E-Mail lists are one of the most powerful forms of marketing. There is a little overhead to managing email lists, which makes them one of the easiest and cleanest forms of marketing reach. There are many businesses that effectively leverage email lists. For some, it’s their only form of marketing.
How will your market people to signup for your email list? You will probably have more than one way of targeting, but you should only use 1 form of targeting at once. Using multiple targeting at once will make a prospect question “why am I signing up for all of this”?
Remember to keep subscribers engaged, not bombarded. Keep a decent rotational schedule of communication. We prefer monthly contact reports. Send valuable information, for instance statistics about something that’s an offering only available from your business. Sign your communication and brand it with your name/logo. The communication has to be interesting enough where you find yourself saying “I would love for this again next month.” Make sure your audience anticipates your communications.”
Email marketing is important.
In this age of the internet, sites offer every kind of service imaginable: e-commerce, social media and crowdsourcing, for example. But what if your business isn't solely based on the internet? What if your field or business model requires contact with people? For many businesses, email is still the most effective way to reach clients.
First, many, many, many people have email - more than 34% of people, worldwide. And then, think of how often you check your email a day. If you're like me, that's a whole lot of times. So it's incredibly easy to access people via email. Additionally, email is a viable solution for your outreach needs because of how cheap and easy it is. Many mail services as free, or, if your business is large, email is still relatively cheap. But cheap doesn't need to mean low quality! With these mail services, you can customize your email responses - giving the client a feeling of importance - which helps your business.
Email also has a tangible business benefit - it can drive sales - both in-store and online. So email marketing is definitely a business solution worth considering.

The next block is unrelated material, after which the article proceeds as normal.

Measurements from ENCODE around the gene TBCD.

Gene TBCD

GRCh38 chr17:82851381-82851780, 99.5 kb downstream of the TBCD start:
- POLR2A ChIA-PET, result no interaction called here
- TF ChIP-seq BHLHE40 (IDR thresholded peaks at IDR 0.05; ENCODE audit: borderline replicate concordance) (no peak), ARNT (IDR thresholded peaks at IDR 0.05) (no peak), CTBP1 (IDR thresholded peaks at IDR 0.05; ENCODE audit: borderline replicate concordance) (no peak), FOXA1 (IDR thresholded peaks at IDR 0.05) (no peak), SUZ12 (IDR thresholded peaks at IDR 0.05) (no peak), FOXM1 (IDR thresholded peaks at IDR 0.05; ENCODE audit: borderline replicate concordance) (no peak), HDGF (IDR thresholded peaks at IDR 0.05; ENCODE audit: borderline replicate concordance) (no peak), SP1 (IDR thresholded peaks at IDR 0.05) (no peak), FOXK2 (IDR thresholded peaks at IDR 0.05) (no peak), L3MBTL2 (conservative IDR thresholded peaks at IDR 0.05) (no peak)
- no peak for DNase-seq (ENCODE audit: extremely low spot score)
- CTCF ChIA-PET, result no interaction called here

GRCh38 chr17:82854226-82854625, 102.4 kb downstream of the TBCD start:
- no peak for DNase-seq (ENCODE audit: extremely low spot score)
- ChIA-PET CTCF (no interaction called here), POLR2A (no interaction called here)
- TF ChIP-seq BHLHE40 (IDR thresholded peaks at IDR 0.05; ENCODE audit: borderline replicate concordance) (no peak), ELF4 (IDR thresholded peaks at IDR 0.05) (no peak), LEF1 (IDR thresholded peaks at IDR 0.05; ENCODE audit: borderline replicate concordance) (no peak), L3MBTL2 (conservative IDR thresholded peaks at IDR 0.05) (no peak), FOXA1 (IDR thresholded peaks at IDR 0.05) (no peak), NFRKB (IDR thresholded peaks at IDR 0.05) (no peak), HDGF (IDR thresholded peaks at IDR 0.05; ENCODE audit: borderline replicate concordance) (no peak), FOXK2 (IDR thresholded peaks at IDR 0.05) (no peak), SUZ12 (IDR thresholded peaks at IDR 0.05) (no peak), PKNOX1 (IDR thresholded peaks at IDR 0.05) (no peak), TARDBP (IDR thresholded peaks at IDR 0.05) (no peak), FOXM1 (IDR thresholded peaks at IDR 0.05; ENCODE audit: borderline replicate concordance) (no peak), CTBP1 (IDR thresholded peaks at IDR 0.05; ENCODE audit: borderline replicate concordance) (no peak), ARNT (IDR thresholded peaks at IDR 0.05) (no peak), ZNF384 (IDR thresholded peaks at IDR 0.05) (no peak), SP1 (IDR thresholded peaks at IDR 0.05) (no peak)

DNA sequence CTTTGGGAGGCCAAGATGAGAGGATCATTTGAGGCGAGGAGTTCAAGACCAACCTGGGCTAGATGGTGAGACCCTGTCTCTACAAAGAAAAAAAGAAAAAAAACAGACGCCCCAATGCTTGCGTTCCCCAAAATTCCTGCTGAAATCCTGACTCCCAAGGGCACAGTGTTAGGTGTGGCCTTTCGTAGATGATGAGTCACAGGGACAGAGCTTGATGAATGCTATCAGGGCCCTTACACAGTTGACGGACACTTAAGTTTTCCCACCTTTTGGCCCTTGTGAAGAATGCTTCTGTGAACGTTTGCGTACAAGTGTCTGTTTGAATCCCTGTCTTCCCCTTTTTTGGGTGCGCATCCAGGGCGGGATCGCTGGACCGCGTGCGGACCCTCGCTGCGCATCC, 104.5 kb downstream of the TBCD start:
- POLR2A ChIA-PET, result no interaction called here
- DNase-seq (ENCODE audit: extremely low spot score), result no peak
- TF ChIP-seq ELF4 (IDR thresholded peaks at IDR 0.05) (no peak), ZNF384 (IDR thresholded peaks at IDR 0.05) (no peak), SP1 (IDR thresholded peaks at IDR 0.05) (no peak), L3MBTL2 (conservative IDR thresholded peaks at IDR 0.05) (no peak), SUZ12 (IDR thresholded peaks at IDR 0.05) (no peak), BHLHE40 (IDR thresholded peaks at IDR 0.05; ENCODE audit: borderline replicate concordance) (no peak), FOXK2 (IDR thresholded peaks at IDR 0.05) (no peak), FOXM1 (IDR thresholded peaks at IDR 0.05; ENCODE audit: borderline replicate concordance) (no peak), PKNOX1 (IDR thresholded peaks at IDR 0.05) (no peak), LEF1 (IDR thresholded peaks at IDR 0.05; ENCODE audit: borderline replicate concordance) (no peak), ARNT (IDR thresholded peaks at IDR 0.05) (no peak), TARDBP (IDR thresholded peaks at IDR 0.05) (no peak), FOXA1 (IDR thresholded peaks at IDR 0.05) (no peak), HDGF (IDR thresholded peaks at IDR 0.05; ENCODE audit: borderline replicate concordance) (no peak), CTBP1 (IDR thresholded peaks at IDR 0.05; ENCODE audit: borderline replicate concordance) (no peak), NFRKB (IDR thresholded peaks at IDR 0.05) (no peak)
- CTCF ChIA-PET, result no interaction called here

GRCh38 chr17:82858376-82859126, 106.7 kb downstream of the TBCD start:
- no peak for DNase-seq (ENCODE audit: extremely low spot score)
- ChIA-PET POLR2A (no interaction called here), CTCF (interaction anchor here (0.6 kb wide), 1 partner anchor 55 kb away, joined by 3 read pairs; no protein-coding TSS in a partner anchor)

If email marketing is a solution, how can it be used in your business?
There's a number of different ways you can use email marketing as a business solution.
First, you can use it as an online business card. Whenever someone hands you "their card," you need to do something with it - if you throw it away (as I most often do), it has lost its value; if you keep it, it takes up space. But sending and email to someone (that they can save) provides them with your information permanently (plus, then you can save on business cards!).
You can also use email marketing to push a certain product. If you personalize the buying experience for the client by sending them an email tailored to them (or at least seeming so), they are more likely to buy. This is the same principle as hiring a salesman to push products at a department store or car lot.
Relatedly, you can offer coupons or other incentives via email. When I get a flashy email telling me I can save 50% on that new pair of pants I want, I always stop and think for a moment - it's hard to dismiss an offer that's right in your face. This can also drive sales.
A hypothetical situation to help understand how you can start using email marketing as a business solution - a new business in Chicago.
Say I'm starting a new business in Chicago. I probably don't have contacts to start off, but people will notice my store. And if I open up an online branch of my business, I have access to all the people in the world who use the internet. So my customer base is pretty broad.
Then, when people enter my store, I ask them if they'd like to sign up for our email newsletter, where they can get coupons and discounts. Now I'm already on working on building my base of repeat customers in the Chicago area. If they like my products, they'll be more and more likely to buy - especially with a little prodding via email.
At the same time, there's the online branch of the store. I can collect people's emails quite easily online, and it can serve the same purpose as before: gaining return buyers, the people who will drive my business.
Therefore, I've expanded beyond just Chicago - I have my customers in Chicago itself, yes, but I also have the internet denizens who I've sold to. And the people they know, and they people they know - the effect can snowball. But it certainly wouldn't be as large without email marketing.